This Year's Arms Race
March 15, 2007

If you buy into the idea that previous year’s stats are reliably predictive of what will happen this year and that players’ stats will tend to gravitate to their individual means, then there are a number of pitchers you should be aware of.  I’ll cover both sides of the coin – pitchers who encountered bad luck last year and/or whose trends are improving and should be primed for a significantly better year this year, and then pitchers who enjoyed the best of times last year and/or whose trends are headed for hard times.

First, the good, the guys you want to spend an extra buck to get them at your fantasy auction drafts.

Number one on the list is AJ Burnett.  Last year he struggled with some scar tissue in his arm but once he got comfortable he was pretty impressive.  He’s still a groundball pitcher, he improved his control (his walk-to-strikeout ratio) to the best of his career while maintaining much of his strikeout rate despite not facing the pitcher any more.  Even more encouraging for this year is that he was really unlucky with batting average on balls in play (BABIP) which was nearly 30 points worse than his career average.  If the Jays can find anyone in the infield who can consistently catch the ball, Burnett is primed for a huge year and probably challenge for one of the top five pitchers in the AL.  Even if they can't, he's a $20 pitcher.

Ben Sheets battled injuries again, but his performance was just as affected by bad luck in the field.  His BABIP was abnormally high.  Despite his injuries, his control went through the roof.  Ron Shandler of Baseball HQ thinks he’ll win a Cy Young award if he stays healthy.  I think in a different park and with a better defense he’d be right, but Sheets will still be plenty good.

Brad Penny was very unlucky with BABIP but his strikeout rate is up and he still gets a decent number of ground balls.  The sooner the Dodgers go with James Loney at first, the better, but Penny should be a pretty good bet to match last year’s win total with a better ERA and WHIP.

I never doubt anything Dave Duncan does with a pitcher because his track record is just too good.  And at first glance maybe moving Braden Looper into the rotation might just be the challenge that breaks Duncan’s success streak.  But Looper’s groundball rate has increased in each of the last three years (a good thing with the St. Louis infield) as has his control and efficiency (the number of pitches he throws per inning).  He won’t put up gaudy strikeout numbers but Looper could very well end up as a nice end game cheap starter.

CC Sabathia was victimized by bad defense and an even worse bullpen, but his control, strikeout rate and pitch efficiency continued to get better.  If the Indians give him any kind of support (as long as it’s not the bad support they gave him last year), this guy will be worth $20-25, easy.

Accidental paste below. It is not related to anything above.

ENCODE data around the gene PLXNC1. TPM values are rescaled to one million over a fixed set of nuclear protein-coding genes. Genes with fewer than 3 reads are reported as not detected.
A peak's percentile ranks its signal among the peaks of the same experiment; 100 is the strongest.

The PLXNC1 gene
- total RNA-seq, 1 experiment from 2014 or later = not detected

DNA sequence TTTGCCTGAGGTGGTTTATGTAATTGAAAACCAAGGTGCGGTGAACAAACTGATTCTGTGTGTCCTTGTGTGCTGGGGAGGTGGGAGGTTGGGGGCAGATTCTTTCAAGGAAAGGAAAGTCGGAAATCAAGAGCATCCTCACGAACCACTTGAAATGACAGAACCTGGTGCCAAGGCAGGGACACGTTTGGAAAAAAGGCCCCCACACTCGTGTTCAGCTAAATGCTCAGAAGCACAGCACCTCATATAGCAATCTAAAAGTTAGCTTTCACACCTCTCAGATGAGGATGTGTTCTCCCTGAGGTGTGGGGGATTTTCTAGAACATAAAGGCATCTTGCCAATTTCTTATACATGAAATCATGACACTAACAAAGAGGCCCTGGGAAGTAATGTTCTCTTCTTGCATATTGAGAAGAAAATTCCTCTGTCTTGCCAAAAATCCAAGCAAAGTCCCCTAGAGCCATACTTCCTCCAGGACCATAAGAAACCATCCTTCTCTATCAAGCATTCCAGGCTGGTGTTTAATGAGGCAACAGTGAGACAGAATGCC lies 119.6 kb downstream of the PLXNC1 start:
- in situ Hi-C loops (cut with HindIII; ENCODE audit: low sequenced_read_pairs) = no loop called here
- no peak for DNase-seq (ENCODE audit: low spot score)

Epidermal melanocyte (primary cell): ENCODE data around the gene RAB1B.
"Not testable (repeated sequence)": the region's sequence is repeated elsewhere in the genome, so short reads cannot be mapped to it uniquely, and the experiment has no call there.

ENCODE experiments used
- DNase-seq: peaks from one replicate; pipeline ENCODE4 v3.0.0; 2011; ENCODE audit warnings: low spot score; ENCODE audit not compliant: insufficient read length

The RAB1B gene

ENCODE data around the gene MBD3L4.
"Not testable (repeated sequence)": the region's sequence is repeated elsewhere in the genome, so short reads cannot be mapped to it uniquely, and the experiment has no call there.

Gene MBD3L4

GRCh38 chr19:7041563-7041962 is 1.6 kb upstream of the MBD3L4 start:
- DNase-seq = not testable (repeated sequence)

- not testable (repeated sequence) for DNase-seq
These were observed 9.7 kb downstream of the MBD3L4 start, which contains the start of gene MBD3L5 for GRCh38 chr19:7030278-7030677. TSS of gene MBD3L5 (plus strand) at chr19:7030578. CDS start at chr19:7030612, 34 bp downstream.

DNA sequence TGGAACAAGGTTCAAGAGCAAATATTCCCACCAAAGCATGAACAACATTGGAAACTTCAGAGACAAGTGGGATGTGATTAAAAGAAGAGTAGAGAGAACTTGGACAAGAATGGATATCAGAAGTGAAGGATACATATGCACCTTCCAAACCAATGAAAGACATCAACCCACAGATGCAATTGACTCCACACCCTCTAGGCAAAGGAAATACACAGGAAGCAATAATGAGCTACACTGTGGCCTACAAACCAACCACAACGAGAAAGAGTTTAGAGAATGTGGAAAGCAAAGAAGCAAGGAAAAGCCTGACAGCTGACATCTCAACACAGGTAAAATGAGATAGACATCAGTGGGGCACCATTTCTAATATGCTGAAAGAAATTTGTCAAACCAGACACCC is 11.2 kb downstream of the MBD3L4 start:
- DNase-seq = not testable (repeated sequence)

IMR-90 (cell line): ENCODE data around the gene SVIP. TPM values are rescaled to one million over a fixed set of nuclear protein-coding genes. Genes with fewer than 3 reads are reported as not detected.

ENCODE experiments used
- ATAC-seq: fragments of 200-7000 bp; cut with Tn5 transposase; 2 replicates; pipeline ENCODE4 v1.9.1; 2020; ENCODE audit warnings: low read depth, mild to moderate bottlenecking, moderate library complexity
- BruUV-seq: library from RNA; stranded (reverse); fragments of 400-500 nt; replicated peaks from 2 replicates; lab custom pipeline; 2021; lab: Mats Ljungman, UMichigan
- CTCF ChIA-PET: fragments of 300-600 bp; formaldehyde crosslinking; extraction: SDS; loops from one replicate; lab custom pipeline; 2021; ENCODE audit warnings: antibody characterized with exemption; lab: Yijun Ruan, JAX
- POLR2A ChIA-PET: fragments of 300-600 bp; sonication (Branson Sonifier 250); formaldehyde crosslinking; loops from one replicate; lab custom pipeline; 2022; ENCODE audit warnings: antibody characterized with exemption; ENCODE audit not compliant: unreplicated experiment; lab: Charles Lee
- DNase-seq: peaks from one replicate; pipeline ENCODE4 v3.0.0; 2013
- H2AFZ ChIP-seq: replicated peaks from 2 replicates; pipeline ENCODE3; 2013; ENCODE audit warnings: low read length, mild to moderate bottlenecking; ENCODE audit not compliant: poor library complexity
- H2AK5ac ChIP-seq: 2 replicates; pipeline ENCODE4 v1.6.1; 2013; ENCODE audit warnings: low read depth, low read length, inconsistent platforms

Another guy many people are skeptical about is Claudio Vargas, but his problems have all been mental.  In 2005 in the seven starts in which he did not give up a home run he went 4-0 in 46 innings with a 1.17 ERA, 0.956 WHIP and 38 strikeouts against just 8 walks.  When he gave up at least one homer, his WHIP was 1.690 and his ERA was 7.13.  Last year’s overall numbers don’t look that great but his control improved as did his K rate and G/F (groundball-to-flyball) ratio.  And despite pitching in a far more permissive park for home runs, his homer rate improved.  Further camouflaging his growth was a career worst BABIP.  The Brewers don’t have a good defensive team but if they can just catch the balls they’re supposed to, Vargas should have a nice breakout season.

The guy everyone is waiting to have a monster year is Daniel Cabrera.  This looks like the year to buy in.  His strikeout rate increased and he was fantastic in September.  Last year was muddled a bit by a career worst in BABIP by 20 points.  If Leo Mazzone can convince him this spring to be more aggressive throwing strikes and be more efficient with his pitches, Cabrera will win 15 games and strike out 250 batters with a better than average ERA and WHIP. 

Cabrera’s stablemate Erik Bedard won 15 games but we haven’t seen anything close to his ceiling.  Last year his G/F rate made a large jump from 1.15 to 1.70.  His control improved without losing much in his strikeout rate and his pitch efficiency increased for the second consecutive season.  The only concern is the increase in the number of innings he threw.  If he stays healthy, he could be the second or third best pitcher in the AL even though his win total might not reflect it.

Kansas City GM Dayton Moore was lampooned a bit when he signed Gil Meche this winter, but Meche showed slight-to-significant improvements in control, strikeout rate, efficiency and G/F rate last year.  If he can stay healthy – always a question with Meche – this could turn out to be a pretty good signing.

It’s sounds crazy to put Johan Santana on a list like this because he is already head and shoulders the best pitcher in baseball, but his G/F rate is increasing and last year was an off year for him when it came to balls in play.  If he rebounds back to his career average along with keeping the ball in the yard more, he could best even his 2004 season.

Another guy where health is the primary concern, John Patterson looks primed for a nice rebound.  His control is improving, his strikeout rate topped one per inning last year and his efficiency remained excellent despite his injuries.  All this bodes well for staying healthy despite an increased workload.  And if the Nationals can give him more than 3.5 runs of support per game, we’re looking at a 15-game winner minimum.  Still, that might be a tough trick to pull off with the Nats' offense.

Although it sounds like a broken record, another pitcher with a history of injury troubles, Kelvim Escobar, appears primed for a good year.  Last year he improved his control and efficiency, and saw a slight bump in G/F rate.  His fielders let him down as well - last year was his career worst BABIP.  Odds are this year will be better.

Kip Wells has always had great stuff but has never been able to focus it.  Now under the tutelage of miracle worker Dave Duncan, he should show some growth just on the strength of that alone.  But he is also coming off by far his worst year in BABIP despite a sizable increase in G/F ratio.  If he can regain some semblance of control and K rate, could be a nice sleeper in St. Louis.  And if you doubt how good Dave Duncan really is, consider that he revived the careers of Dave Stewart, Bob Welch, Scott Sanderson, Mike Moore, Storm Davis, Andy Benes, Darryl Kile, Kent Bottenfield, Chris Carpenter, Jeff Suppan and Jason Marquis.  All but Suppan and Marquis have won 18 or more games under Duncan and all of them have had their career best years under his guidance.